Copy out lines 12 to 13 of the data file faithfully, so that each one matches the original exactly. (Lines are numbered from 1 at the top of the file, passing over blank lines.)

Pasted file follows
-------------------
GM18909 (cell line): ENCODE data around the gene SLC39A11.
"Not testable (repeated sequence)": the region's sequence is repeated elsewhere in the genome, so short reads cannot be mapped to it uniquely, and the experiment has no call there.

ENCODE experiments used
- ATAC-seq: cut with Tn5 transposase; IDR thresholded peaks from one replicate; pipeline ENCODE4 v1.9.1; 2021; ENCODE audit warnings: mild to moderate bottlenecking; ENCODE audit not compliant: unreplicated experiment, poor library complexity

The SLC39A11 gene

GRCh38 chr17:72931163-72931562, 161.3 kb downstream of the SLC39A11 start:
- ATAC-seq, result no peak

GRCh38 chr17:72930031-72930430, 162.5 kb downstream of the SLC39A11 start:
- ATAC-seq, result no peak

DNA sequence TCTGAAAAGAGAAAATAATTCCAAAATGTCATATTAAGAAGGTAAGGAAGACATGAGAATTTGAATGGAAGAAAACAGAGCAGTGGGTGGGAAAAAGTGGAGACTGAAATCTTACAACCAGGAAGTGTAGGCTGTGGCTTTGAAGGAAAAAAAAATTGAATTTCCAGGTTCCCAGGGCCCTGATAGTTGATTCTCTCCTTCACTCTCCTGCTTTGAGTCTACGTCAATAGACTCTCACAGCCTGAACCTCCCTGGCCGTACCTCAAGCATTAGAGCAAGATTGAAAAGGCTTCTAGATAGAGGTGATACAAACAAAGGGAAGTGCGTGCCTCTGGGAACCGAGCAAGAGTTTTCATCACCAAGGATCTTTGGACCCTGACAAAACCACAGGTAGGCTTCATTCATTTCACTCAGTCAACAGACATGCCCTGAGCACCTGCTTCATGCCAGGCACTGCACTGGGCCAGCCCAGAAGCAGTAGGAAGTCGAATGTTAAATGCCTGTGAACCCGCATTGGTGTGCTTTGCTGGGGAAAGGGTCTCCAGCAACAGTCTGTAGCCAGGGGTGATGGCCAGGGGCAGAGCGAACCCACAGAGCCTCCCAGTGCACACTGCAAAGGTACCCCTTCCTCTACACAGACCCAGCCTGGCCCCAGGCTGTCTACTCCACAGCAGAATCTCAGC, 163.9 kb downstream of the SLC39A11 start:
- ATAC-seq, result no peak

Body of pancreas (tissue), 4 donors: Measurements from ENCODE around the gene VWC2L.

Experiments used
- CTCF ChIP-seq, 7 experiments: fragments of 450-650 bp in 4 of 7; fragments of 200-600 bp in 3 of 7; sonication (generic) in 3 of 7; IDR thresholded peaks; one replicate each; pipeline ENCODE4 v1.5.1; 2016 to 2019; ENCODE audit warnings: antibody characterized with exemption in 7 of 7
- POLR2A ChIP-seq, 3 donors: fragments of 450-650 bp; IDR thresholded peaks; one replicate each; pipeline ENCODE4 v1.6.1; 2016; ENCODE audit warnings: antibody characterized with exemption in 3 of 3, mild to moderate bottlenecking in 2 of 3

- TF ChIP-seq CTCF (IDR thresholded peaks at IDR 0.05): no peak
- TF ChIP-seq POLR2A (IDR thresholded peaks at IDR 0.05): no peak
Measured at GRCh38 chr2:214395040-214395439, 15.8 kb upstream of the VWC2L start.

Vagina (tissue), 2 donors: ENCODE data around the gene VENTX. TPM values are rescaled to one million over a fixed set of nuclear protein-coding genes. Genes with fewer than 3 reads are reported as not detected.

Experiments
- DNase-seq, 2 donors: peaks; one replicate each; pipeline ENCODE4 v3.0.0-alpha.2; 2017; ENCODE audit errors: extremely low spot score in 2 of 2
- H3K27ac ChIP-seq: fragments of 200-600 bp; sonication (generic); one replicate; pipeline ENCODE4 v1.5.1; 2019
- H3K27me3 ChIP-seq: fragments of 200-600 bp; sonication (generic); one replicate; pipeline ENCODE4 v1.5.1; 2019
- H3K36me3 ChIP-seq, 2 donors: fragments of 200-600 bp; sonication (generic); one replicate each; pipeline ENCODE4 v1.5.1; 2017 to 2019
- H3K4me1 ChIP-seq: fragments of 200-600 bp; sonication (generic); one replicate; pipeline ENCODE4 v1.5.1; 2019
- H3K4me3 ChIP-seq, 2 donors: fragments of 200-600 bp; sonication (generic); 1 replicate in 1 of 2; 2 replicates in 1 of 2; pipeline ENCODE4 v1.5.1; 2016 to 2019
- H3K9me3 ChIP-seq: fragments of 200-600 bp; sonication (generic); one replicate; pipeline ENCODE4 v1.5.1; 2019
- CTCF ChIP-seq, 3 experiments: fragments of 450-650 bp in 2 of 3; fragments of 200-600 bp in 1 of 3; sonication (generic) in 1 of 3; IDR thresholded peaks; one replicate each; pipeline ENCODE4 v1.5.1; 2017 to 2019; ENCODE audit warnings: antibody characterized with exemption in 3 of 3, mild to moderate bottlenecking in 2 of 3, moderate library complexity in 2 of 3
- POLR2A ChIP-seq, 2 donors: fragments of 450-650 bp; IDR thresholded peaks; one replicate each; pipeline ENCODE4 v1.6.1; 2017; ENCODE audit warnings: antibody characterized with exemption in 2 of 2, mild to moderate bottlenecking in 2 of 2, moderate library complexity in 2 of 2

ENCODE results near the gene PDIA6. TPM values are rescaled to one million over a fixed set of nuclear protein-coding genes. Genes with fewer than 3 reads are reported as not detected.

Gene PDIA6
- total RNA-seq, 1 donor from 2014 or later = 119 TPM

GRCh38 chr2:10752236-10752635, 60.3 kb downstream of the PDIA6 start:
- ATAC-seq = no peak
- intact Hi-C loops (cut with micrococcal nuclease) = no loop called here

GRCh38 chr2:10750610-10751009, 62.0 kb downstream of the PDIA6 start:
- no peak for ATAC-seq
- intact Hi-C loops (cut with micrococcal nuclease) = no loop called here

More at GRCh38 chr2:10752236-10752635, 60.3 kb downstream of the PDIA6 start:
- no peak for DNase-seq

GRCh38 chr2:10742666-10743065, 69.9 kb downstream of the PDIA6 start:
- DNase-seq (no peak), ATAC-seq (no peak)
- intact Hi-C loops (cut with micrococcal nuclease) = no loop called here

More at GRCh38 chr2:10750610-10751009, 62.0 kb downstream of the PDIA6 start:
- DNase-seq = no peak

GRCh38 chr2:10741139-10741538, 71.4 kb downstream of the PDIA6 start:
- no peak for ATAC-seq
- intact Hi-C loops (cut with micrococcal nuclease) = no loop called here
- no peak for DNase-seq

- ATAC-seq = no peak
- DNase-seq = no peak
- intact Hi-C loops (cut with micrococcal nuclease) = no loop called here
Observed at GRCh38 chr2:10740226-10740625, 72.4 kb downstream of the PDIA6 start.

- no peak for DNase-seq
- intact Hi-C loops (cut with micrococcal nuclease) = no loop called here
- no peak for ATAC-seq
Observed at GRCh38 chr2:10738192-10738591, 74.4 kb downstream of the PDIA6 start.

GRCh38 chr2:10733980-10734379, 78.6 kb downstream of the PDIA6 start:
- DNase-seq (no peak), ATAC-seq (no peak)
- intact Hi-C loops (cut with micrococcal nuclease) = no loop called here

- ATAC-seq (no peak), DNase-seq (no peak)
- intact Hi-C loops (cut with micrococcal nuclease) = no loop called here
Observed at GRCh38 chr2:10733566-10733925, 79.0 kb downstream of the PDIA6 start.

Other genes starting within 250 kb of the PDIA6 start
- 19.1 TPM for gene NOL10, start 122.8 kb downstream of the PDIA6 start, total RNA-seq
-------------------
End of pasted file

Body of pancreas (tissue), 4 donors: Measurements from ENCODE around the gene VWC2L.

Experiments used